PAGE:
Or perhaps there is another reason, as a 2010 paper argued (see Does nuclear power have a negative learning curve? ‘Forgetting by doing’? Real escalation in reactor investment costs): “It may be more productive to start asking whether these trends are not intrinsic to the very nature of the technology itself: large-scale, lumpy, and requiring a formidable ability to manage complexity in both construction and operation.”
But it isn’t enough for Gates to tout his big brilliant bet on nukes — “In recent years [Gates] has invested hundreds of millions in nuclear energy start-ups” – or for him to bet big on geo-engineering. No, he has to attack energy efficiency and solar PV:
Part 1: “You can’t just have an adaptation strategy. There’s no chance of that working.”
You can see Paul Gilding in DC Saturday at 5:30 pm — and Portland tonight and Seattle Friday (details here).
You may remember Paul Gilding, former executive director of Greenpeace International, from Tom Friedman’s column on how the global economy is a Ponzi scheme. I was quoted in that column, too, and as a result, I have gotten to know him.
He doesn’t think averting catastrophic global warming will be easy, but he believes we will do it through a World-War-II-scale effort, since the alternative is almost beyond imagining and certainly beyond what people euphemistically call “adaptation.”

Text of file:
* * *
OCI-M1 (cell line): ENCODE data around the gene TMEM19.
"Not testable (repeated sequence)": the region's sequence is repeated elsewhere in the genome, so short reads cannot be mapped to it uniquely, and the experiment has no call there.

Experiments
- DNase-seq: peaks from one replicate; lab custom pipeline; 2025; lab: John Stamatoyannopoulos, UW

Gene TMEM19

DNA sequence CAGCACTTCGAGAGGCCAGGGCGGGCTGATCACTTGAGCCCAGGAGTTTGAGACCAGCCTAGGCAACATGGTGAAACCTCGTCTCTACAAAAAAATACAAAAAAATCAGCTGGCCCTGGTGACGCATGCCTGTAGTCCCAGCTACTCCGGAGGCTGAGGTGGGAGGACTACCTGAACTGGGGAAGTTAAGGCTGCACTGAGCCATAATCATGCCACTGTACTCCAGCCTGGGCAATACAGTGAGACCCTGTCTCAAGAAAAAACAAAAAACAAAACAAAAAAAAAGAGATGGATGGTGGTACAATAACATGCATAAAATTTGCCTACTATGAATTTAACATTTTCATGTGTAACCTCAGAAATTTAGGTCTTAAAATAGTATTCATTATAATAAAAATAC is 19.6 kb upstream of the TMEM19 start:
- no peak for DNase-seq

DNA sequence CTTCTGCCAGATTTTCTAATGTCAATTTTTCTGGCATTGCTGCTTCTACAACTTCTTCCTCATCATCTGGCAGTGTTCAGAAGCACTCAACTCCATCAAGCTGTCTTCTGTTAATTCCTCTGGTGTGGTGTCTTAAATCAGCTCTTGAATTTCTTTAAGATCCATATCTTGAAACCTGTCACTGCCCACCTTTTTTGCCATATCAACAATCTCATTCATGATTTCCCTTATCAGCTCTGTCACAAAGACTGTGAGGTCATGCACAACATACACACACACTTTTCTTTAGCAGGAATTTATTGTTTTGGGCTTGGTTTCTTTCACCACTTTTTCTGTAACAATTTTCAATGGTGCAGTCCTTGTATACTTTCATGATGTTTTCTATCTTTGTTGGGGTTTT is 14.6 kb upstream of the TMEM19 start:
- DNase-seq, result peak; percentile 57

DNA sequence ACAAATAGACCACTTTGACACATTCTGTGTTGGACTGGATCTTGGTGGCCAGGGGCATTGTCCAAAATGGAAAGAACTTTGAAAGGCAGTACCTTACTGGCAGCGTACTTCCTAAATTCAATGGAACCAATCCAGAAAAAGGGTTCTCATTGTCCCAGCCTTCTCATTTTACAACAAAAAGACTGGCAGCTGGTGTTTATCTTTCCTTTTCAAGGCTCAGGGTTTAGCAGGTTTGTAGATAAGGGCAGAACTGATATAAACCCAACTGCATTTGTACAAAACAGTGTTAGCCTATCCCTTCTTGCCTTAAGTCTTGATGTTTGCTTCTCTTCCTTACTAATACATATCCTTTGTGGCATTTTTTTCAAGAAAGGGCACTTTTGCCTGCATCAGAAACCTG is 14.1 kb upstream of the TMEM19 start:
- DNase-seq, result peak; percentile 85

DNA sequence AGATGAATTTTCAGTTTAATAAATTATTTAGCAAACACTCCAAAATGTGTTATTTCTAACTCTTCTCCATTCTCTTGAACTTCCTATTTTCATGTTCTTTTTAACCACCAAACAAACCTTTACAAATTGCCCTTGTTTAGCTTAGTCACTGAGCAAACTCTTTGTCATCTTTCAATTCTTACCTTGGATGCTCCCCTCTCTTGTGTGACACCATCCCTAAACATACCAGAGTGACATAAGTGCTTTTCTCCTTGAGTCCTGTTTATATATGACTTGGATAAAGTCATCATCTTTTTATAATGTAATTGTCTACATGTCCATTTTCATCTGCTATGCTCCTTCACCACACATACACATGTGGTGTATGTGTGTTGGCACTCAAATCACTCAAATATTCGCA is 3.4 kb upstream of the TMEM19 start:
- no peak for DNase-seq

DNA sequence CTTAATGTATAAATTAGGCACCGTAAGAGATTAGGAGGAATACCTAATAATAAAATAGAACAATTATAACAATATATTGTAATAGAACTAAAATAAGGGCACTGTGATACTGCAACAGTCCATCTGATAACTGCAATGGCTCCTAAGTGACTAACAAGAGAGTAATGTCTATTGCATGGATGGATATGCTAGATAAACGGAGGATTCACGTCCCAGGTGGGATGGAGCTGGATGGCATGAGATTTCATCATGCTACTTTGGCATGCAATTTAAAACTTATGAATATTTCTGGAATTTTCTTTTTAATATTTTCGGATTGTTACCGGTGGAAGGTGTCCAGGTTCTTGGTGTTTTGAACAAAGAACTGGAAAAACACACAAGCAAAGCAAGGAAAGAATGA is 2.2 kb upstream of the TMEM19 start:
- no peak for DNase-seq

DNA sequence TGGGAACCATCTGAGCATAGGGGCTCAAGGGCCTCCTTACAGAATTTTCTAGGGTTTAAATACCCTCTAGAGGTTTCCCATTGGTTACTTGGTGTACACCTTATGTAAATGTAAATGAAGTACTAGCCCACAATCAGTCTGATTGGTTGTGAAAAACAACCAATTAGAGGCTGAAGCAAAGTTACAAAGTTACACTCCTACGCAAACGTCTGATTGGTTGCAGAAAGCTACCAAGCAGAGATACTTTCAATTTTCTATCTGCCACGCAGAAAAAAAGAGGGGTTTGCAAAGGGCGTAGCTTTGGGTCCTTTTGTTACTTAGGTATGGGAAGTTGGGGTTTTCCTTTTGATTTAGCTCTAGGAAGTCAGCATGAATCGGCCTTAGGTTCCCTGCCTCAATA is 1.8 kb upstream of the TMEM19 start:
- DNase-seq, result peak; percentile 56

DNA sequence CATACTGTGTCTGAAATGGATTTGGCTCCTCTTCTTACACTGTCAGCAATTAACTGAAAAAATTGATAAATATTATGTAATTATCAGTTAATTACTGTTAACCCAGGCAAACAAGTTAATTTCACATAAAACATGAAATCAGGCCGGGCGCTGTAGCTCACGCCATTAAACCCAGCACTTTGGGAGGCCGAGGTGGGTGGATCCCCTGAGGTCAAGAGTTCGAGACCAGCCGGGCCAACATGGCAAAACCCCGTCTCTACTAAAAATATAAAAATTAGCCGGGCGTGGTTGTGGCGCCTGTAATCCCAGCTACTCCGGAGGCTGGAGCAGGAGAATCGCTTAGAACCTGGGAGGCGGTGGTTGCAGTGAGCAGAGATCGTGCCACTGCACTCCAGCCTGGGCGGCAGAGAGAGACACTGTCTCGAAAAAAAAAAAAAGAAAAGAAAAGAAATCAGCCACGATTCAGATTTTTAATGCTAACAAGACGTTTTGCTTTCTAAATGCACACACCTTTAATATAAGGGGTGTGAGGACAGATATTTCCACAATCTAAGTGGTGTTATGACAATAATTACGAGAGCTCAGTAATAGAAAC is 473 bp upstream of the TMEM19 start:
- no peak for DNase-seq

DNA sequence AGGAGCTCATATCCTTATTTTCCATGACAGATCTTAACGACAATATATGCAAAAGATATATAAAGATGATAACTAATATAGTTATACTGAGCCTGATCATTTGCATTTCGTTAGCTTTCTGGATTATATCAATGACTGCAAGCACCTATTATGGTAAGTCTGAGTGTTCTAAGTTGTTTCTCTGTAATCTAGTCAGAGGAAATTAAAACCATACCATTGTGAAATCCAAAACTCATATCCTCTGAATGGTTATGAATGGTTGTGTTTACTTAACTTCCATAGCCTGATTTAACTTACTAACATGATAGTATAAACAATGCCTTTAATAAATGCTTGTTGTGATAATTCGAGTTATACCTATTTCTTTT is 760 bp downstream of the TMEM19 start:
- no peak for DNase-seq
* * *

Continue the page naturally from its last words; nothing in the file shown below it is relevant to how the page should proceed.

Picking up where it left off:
In this first video, he talks about the unbelievable drought and then equally unbelievable flooding that hit his home country of Australia, and why he remains optimistic in spite of that:
Even before he was in office, Florida Gov. Rick Scott (R) proposed privatizing much of Florida’s prison system, and state House and Senate negotiators agreed to do just that Monday as legislators hammer out a budget. The agreement will move thousands of inmates to prisons run by for-profit companies in an 18-county region in Southern Florida.
As the Maimi Herald reported last month, Scott’s plan “could open a lucrative door to politically connected vendors who stand to profit.” GEO Group appears to be the company with the most to gain. The nation’s second largest private corrections company, GEO — based in Boca Raton, FL — already manages two of the state’s seven private prisons and four of its seven mental-health facilities.